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rThe everlasting story behind the tyrannical King Shahryar, who condemns all women for faithfulness, and the Persian queen Scheherazade, who tells her stories to the king, carries into today.
rThe everlasting story behind the tyrannical King Shahryar, who condemns all women for faithfulness, and the Persian queen Scheherazade, who tells her stories to the king, carries into today.

Nights to remember

The novelist Maria Waner takes us on a magic carpet ride through the myths and legends of old Arabia in preparation for a conference on that same topic.

"I feel, personally," says the scholar and novelist Marina Warner carefully, "that it's in some sense sort of prophetic. Prophetic beyond just the reach of fiction. It really did envisage some aspects of the modern world." The "it" in question is The Thousand and One Nights, the ancient and anonymous story-cycle also known as the Arabian Nights, which introduced the world to Aladdin and Ali Baba (not that either of them were originally part of the sequence - but that's another story).

Warner, the nearest thing Britain has to a celebrity mythographer, a reputation established over dozens of books and cemented last year with a CBE, is in Abu Dhabi this week for a conference to discuss how these medieval Persian and Arabic fables have shaped the modern world. And, true to the impish spirit of the tales themselves, she has some provocative ideas. "I think the present financial crisis is rather interestingly depicted in an enchanted form," she says dryly, "with money coming out of nowhere and also vanishing into nowhere... The virtuality of contemporary systems certainly seems to me to have found a way of being told in the Arabian Nights."

That kind of satirical swipe would fit neatly in a world where the tyrannical King Shahryar condemns all women for faithlessness and the story-teller Scheherazade must buy back her life at the cost of one fanciful cliff-hanger a night. "That's a kind of allegory of general abuses of power," says Warner, "so there's an exemplary side to the book. It is sort of philosophical in that sense." And as far as that fairy gold goes, perhaps cautionary for us as well. Warner chuckles. "Unconsciously - it doesn't have to be conscious."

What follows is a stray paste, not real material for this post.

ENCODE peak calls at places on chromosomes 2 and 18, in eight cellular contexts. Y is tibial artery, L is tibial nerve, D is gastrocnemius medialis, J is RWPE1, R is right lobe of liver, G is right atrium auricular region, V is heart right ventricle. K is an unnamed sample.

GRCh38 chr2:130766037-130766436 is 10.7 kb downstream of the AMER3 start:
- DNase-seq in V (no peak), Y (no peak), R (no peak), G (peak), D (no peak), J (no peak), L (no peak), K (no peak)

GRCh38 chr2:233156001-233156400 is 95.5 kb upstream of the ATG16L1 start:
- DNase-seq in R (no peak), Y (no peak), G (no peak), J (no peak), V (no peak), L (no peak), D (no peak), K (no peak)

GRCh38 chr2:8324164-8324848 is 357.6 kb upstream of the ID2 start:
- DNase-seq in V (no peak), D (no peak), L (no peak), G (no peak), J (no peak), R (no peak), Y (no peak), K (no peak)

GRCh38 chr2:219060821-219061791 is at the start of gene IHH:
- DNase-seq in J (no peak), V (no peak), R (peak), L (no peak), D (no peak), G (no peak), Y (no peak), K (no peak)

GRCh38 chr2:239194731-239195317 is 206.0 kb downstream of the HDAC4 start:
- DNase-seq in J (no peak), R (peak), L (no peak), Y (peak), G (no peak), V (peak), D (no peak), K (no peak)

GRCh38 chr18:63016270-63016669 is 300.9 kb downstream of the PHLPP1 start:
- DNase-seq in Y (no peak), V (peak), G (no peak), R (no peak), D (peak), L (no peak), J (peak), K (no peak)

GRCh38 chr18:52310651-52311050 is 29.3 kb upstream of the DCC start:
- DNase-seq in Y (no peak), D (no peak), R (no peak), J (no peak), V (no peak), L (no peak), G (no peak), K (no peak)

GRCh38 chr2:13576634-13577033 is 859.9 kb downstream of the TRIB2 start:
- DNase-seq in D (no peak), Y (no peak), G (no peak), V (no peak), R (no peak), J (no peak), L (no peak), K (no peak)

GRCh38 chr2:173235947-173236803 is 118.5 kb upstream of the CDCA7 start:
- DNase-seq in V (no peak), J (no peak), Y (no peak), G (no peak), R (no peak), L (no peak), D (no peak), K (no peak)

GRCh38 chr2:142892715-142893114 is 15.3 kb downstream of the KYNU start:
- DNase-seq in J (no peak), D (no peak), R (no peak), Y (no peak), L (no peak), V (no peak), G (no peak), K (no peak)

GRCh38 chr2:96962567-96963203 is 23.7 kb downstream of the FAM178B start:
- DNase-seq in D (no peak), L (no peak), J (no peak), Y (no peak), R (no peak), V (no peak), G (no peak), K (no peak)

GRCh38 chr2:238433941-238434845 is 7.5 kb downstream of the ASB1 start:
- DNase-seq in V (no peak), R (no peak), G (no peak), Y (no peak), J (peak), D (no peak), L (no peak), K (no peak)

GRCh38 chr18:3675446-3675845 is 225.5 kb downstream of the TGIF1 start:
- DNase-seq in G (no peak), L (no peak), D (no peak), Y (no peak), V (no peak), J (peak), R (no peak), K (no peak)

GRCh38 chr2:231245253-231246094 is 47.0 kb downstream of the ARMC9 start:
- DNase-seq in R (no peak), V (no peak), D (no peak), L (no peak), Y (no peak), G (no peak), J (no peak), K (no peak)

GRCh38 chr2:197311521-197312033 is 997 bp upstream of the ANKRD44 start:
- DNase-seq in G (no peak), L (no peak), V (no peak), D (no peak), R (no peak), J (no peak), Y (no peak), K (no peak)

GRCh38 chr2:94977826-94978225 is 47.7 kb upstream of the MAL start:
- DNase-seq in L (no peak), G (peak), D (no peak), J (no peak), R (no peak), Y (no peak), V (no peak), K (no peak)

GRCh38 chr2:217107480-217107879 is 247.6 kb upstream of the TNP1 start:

The strange thing about Nights' impact, at least as Warner tells it, is just how unconscious we now seem to be of it. "How many European fairy tales have people flying in them?" Warner asks. "They're all post-Nights... It's not very common to fly around before that. Cinderella doesn't fly, she gets into a magic coach." Now, of course, characters take to the air throughout western fantasy entertainment. As Warner says: "The cinema just took to that, because you can do it ... It's an absolute commonplace of films that are targeted for the family entertainment audience." And the silver screen isn't the only place the Nights cast their shadow.

The three-day public conference at NYU Abu Dhabi's new Downtown Campus this week will include papers on the Arabian Nights on stage, in film and in music. It traces their influence on Voltaire, Samuel Johnson, Laurence Sterne and Walt Disney. Writers including Elias Khoury, Gamal el-Ghitani and Githa Hariharan, the filmmaker Nacer Khemir and the theatre director Tim Supple will be on hand to talk about how the stories are reflected in their work.

The Nights are everywhere, and all the harder to detect because of their ubiquity. "It becomes so natural and so accepted that it's really almost become invisible," Warner says. It is not only in the West that the books have managed to inveigle themselves, either. In the late 19th-century there was an Arabian Nights craze in Japan. "They did a marvelous knight's move," says Warner. "They went through Middle Eastern orientalism to create their own Japanese orientalism. Just an anecdote, but apparently every wedding in Japan has to have a picture of a camel in the background, even though the camel is unknown in Japan."

Goodness, I reply, I'd never heard that before. Warner seems doubtful for a moment. "I don't know if everybody does," she says. "It might be beyond the reach of some purses." Warner's own area of expertise is magical tales, and it's as a repository of magical tropes and atmospheres that she seems to find the book most interesting. What, I ask her, do the Nights give us that can't be found in European traditions - the legends of King Arthur, say?